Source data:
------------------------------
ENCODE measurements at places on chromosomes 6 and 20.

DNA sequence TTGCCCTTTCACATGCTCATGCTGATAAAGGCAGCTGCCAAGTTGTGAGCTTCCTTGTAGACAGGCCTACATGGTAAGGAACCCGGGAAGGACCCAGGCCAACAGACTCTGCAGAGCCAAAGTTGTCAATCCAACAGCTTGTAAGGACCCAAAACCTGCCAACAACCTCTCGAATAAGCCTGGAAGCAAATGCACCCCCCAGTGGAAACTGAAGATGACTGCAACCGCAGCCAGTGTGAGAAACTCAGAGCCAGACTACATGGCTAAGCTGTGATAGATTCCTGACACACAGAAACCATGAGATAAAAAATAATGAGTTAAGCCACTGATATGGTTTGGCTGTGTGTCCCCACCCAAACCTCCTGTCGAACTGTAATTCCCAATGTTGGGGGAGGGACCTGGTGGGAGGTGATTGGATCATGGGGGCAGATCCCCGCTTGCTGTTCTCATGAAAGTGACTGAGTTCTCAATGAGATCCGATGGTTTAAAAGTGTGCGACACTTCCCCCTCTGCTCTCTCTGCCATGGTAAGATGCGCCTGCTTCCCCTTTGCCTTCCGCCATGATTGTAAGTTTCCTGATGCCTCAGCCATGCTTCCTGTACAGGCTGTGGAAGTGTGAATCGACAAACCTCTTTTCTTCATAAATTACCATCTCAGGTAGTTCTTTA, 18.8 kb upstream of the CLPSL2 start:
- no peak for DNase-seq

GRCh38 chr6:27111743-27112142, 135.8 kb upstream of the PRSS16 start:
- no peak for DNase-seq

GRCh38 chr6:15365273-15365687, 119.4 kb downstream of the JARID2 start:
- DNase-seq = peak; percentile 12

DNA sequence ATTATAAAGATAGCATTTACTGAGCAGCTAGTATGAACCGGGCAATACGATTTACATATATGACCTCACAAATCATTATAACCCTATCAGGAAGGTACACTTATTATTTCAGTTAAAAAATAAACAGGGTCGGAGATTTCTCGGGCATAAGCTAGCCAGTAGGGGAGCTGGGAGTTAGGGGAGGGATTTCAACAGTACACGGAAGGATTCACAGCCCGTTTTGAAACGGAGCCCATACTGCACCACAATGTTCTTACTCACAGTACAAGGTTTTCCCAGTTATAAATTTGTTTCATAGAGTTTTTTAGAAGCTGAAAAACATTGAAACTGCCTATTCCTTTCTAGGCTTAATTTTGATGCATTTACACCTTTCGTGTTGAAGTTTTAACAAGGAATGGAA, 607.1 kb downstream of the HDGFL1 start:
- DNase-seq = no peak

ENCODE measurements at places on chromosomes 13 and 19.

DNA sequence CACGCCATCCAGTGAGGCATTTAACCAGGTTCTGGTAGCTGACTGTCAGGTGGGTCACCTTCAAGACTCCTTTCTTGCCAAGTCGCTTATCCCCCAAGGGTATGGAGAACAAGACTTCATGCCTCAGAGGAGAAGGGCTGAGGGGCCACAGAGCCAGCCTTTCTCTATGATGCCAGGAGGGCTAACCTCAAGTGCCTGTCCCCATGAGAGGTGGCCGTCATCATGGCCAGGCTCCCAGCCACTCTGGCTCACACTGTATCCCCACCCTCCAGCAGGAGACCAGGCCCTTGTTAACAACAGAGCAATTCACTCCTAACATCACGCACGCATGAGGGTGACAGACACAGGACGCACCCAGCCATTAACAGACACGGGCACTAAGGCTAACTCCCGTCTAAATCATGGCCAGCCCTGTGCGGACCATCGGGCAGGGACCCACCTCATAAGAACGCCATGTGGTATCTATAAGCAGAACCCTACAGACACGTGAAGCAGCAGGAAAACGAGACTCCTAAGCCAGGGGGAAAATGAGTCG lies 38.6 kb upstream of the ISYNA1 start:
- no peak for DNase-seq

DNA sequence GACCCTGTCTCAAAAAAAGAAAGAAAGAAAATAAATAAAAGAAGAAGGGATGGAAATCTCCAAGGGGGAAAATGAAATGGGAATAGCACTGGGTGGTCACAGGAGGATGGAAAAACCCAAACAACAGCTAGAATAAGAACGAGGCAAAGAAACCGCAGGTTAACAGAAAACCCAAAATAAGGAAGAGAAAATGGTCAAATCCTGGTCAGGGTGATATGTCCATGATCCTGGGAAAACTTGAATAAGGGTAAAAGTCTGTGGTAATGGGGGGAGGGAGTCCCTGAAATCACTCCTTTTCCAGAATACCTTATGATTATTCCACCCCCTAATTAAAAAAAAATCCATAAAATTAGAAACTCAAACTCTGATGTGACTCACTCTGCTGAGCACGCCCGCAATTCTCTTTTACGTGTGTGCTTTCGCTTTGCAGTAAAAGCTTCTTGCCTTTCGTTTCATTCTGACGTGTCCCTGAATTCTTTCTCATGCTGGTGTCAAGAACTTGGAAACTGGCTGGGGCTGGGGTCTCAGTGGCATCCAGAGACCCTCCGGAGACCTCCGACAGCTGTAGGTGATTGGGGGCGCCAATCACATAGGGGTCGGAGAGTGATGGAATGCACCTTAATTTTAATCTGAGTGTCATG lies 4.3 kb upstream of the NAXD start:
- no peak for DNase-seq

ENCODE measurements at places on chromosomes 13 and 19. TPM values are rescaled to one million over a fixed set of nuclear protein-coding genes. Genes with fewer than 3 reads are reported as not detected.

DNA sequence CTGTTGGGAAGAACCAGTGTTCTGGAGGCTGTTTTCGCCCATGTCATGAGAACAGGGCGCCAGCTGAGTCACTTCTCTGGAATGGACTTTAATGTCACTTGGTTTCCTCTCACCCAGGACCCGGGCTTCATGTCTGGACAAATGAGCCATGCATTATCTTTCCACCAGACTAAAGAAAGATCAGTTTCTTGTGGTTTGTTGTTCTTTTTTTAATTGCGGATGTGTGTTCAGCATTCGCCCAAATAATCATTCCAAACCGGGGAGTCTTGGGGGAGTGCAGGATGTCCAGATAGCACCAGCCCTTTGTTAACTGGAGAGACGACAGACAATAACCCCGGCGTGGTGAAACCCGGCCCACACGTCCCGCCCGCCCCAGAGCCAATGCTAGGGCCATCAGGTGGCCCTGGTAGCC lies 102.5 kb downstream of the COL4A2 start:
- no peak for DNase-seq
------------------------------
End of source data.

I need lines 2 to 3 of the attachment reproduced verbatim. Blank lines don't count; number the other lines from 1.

DNA sequence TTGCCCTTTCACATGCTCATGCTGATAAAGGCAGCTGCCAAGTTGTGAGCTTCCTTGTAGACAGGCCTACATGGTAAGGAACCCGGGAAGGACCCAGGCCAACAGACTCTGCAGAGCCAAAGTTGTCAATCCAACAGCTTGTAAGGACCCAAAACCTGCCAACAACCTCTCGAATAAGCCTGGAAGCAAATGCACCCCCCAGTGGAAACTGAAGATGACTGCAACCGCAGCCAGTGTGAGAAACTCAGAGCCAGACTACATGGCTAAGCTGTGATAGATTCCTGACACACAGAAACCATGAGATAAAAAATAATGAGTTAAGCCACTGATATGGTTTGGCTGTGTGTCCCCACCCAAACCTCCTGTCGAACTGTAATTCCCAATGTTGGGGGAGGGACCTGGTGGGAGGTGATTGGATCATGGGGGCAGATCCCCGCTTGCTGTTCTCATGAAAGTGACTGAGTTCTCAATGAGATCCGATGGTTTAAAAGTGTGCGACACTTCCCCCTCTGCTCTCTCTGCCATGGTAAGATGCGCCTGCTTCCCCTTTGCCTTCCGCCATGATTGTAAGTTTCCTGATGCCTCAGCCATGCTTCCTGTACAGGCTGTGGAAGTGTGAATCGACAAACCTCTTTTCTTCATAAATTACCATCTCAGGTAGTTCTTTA, 18.8 kb upstream of the CLPSL2 start:
- no peak for DNase-seq